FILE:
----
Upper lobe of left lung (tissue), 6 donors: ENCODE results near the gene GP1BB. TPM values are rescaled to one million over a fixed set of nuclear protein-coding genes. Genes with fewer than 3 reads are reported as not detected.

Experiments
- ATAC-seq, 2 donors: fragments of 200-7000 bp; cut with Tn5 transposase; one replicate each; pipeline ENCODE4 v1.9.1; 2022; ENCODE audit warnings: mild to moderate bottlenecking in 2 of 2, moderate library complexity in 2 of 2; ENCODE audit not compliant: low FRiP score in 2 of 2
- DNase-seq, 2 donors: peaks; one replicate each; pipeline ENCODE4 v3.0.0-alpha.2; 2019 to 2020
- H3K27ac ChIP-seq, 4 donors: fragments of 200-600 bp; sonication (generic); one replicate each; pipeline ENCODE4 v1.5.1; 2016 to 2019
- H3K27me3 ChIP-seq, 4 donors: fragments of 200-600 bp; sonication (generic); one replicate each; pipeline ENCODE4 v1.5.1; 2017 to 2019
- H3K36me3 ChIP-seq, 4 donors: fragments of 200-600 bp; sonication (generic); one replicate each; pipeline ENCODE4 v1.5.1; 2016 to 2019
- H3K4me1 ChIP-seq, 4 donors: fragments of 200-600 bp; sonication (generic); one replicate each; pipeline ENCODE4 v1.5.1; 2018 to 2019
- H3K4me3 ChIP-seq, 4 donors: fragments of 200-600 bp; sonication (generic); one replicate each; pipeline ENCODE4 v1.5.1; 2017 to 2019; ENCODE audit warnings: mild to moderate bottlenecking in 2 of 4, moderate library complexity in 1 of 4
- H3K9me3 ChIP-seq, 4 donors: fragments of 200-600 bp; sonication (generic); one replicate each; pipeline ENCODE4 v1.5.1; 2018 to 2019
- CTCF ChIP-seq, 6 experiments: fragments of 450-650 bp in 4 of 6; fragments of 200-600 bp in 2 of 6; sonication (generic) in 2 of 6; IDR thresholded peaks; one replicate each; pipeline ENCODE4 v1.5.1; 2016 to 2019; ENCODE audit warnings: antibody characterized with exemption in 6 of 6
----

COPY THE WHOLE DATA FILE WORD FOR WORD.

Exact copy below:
Upper lobe of left lung (tissue), 6 donors: ENCODE results near the gene GP1BB. TPM values are rescaled to one million over a fixed set of nuclear protein-coding genes. Genes with fewer than 3 reads are reported as not detected.

Experiments
- ATAC-seq, 2 donors: fragments of 200-7000 bp; cut with Tn5 transposase; one replicate each; pipeline ENCODE4 v1.9.1; 2022; ENCODE audit warnings: mild to moderate bottlenecking in 2 of 2, moderate library complexity in 2 of 2; ENCODE audit not compliant: low FRiP score in 2 of 2
- DNase-seq, 2 donors: peaks; one replicate each; pipeline ENCODE4 v3.0.0-alpha.2; 2019 to 2020
- H3K27ac ChIP-seq, 4 donors: fragments of 200-600 bp; sonication (generic); one replicate each; pipeline ENCODE4 v1.5.1; 2016 to 2019
- H3K27me3 ChIP-seq, 4 donors: fragments of 200-600 bp; sonication (generic); one replicate each; pipeline ENCODE4 v1.5.1; 2017 to 2019
- H3K36me3 ChIP-seq, 4 donors: fragments of 200-600 bp; sonication (generic); one replicate each; pipeline ENCODE4 v1.5.1; 2016 to 2019
- H3K4me1 ChIP-seq, 4 donors: fragments of 200-600 bp; sonication (generic); one replicate each; pipeline ENCODE4 v1.5.1; 2018 to 2019
- H3K4me3 ChIP-seq, 4 donors: fragments of 200-600 bp; sonication (generic); one replicate each; pipeline ENCODE4 v1.5.1; 2017 to 2019; ENCODE audit warnings: mild to moderate bottlenecking in 2 of 4, moderate library complexity in 1 of 4
- H3K9me3 ChIP-seq, 4 donors: fragments of 200-600 bp; sonication (generic); one replicate each; pipeline ENCODE4 v1.5.1; 2018 to 2019
- CTCF ChIP-seq, 6 experiments: fragments of 450-650 bp in 4 of 6; fragments of 200-600 bp in 2 of 6; sonication (generic) in 2 of 6; IDR thresholded peaks; one replicate each; pipeline ENCODE4 v1.5.1; 2016 to 2019; ENCODE audit warnings: antibody characterized with exemption in 6 of 6